Vinesh talks about his role in Human Resources and offers insight into the process for employees who join Esri from other countries.
I’ve been here about three years. I actually started as a temp in a recruiting assistant role, working with two of our recruiters and the university relations coordinator. After about four months, I transitioned into my current role as Global Mobility Coordinator.
Explain the term global mobility for people who may not be familiar with it.
Global mobility includes everything about making sure people can live and work successfully in a different country, including analysis and support of relocation and compensation. Generally speaking, I make sure Esri’s domestic and international employees are working with legal status and they have no issues working or staying in the US. That is the simple way I describe it to my friends because you’re right: global mobility is confusing. I usually say “global mobility coordinator” or “I’m the immigration guy.” It’s about making sure that people can focus on their work and not have to worry about items related to the government and their stay here.
How did you end up at Esri?
It was by chance. I graduated in 2009 from the University of California Riverside (UCR), after which I took a little break and did some traveling. A friend called me one day and told me there was a career fair at UCR. It was late in the day, with only about 15 minutes left in the event, but I thought, “If I don’t try, opportunities will not come.” I had an informal chat with an Esri recruiter, who mentioned they were looking for a temp. It turned out to be a great fit, thankfully, and here I am. So everything was by chance, but hey, that 15 minutes changed my career because global mobility wasn’t something I ever imagined myself doing, or even knew the importance of at a company like this.
What was your original career goal?
My undergrad is in psychology and my master’s is a general MBA, but I focused on marketing and HR. Once I started here, it really wasn’t recruiting I was drawn to, but the interaction [with candidates]. Then I started working in global mobility, which is very specialized work. I enjoy talking with foreign nationals—I like to experience the various cultures we have here. And obviously, the environment at Esri is just very welcoming and kind of fun.
What other things about the job do you find rewarding?
Global mobility is such a niche field to be in, and prior to coming to Esri I didn’t really ever think about it. I knew people came from abroad to work here, but just assumed that they took care of it [authorization] themselves. What I like about my role is I’m the go-to person here, and there’s a big responsibility on my shoulders not only from an employment standpoint, but I essentially have a big effect on these individuals’ professional lives. It’s a big responsibility that I don’t take lightly. I also enjoy being the person who can help ease concerns or frustrations by being able to explain a process or immigration strategy. What we’ve found is people go online to various discussion lists and websites, and the information there is very unpredictable and often inaccurate. I’m here to reassure people and let them know things are going as planned. Also, knowing that I had a part in someone’s ultimate dream of becoming a US citizen or them and their family being able to stay in the US is very rewarding, especially considering my family did the same thing.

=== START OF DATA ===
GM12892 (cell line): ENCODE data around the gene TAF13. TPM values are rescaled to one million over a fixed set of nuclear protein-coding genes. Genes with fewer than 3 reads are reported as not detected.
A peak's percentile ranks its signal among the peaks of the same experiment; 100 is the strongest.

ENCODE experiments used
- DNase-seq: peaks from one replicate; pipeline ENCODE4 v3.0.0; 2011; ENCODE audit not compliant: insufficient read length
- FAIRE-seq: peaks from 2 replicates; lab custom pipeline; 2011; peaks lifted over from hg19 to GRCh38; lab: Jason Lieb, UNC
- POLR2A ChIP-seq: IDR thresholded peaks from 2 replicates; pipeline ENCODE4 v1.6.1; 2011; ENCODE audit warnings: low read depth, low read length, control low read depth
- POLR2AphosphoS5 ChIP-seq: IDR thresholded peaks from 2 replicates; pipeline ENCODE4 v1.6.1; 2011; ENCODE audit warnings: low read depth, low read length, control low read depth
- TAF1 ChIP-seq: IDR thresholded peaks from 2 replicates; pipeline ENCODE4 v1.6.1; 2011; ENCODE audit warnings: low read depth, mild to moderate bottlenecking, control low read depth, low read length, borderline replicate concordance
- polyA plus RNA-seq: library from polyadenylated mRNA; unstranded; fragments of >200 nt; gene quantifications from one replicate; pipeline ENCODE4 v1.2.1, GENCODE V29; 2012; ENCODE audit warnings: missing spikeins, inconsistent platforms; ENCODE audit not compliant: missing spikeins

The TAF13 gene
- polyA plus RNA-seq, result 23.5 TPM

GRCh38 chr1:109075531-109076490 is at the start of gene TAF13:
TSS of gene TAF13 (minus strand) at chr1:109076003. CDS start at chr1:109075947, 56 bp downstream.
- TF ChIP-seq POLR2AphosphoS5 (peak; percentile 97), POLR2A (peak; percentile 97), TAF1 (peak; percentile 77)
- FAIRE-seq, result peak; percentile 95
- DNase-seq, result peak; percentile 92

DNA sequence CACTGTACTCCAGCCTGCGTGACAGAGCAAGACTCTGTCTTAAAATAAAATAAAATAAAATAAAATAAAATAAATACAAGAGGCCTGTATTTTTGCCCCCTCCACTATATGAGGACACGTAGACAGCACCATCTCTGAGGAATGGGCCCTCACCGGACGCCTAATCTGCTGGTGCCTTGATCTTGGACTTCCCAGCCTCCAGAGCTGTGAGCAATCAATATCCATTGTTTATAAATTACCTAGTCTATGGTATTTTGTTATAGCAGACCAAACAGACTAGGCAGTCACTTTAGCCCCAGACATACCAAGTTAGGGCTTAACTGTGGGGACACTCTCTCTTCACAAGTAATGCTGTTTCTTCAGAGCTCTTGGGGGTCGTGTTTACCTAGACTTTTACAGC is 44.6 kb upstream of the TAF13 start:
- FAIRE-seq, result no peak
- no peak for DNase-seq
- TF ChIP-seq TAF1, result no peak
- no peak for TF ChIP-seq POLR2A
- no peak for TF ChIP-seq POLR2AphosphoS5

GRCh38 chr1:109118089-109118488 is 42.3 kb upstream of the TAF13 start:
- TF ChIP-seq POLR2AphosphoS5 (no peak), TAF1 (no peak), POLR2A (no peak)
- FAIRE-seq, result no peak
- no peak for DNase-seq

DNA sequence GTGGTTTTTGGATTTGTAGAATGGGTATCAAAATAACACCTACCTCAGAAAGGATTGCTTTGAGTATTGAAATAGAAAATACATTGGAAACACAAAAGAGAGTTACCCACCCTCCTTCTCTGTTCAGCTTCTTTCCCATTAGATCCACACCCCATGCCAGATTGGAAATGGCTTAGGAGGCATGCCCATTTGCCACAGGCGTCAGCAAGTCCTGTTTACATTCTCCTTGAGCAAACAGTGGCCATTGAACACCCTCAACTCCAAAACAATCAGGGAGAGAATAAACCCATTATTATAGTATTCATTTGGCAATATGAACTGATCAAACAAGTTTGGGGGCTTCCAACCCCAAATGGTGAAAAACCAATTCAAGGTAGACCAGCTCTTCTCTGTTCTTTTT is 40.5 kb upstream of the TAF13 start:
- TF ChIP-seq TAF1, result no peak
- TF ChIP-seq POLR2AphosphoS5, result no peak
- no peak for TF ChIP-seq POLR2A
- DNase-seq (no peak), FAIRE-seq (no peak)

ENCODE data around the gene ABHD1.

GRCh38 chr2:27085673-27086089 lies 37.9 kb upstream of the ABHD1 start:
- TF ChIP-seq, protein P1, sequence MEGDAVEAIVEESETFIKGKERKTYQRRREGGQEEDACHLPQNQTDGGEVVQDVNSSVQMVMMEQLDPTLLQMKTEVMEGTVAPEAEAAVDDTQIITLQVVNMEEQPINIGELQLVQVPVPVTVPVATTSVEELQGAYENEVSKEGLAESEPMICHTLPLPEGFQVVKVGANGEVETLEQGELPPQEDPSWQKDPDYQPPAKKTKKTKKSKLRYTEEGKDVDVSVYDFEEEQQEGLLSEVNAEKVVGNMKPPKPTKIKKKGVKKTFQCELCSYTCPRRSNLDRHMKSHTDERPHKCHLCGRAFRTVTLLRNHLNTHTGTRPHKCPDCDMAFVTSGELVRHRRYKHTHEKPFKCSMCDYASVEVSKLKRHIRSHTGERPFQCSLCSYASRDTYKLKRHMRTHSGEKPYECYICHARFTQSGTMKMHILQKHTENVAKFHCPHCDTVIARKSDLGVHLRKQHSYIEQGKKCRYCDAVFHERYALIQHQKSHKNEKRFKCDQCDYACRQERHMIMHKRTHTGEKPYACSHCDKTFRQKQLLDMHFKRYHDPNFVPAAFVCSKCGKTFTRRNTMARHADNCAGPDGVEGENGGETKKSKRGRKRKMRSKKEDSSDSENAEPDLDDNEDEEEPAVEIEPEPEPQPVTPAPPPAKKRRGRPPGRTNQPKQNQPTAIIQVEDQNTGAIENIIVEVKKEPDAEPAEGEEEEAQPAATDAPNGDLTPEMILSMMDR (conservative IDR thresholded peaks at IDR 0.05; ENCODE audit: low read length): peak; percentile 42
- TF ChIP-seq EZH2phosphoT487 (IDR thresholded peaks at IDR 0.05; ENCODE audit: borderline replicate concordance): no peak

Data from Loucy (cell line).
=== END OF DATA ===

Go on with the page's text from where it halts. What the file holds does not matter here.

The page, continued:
The other thing I like is my work is never the same. There will always be that one-off case where you’re thinking, “How are we going to figure this out?” We work with attorneys, we work with the government, and we come up with a plan and get it resolved. I keep those experiences in mind so the next time it happens, I can be the person who explains it, who reassures that employee, “Don’t worry; this has happened before. We took care of it.”
Do you think you’ll stay in this aspect of HR for a while, even though it isn’t necessarily what you planned on doing?
I think so. I want to further build my global knowledge. Esri is a perfect place to do that. We’re growing internationally, so my aim is to get that knowledge and build with them. I would consider myself a subject expert on the domestic side, at least when it comes to employment-based immigration, and now part of my focus needs to shift to the international side, where there are so many different things to learn because every country’s different.
Anything else you’d like to share?
I think it’s important for people to remember that to get a good job takes more than having an education; it’s also about your character. What are you willing to do to get where you need to be? You have to be prepared to start at the bottom and work your way up by showing what you can do. In my particular story, all I needed was 15 minutes (at the UCR career fair), and three years later, here I am.
Get to know other Esri employees at http://www.esri.com/careers/working-at-esri/profiles.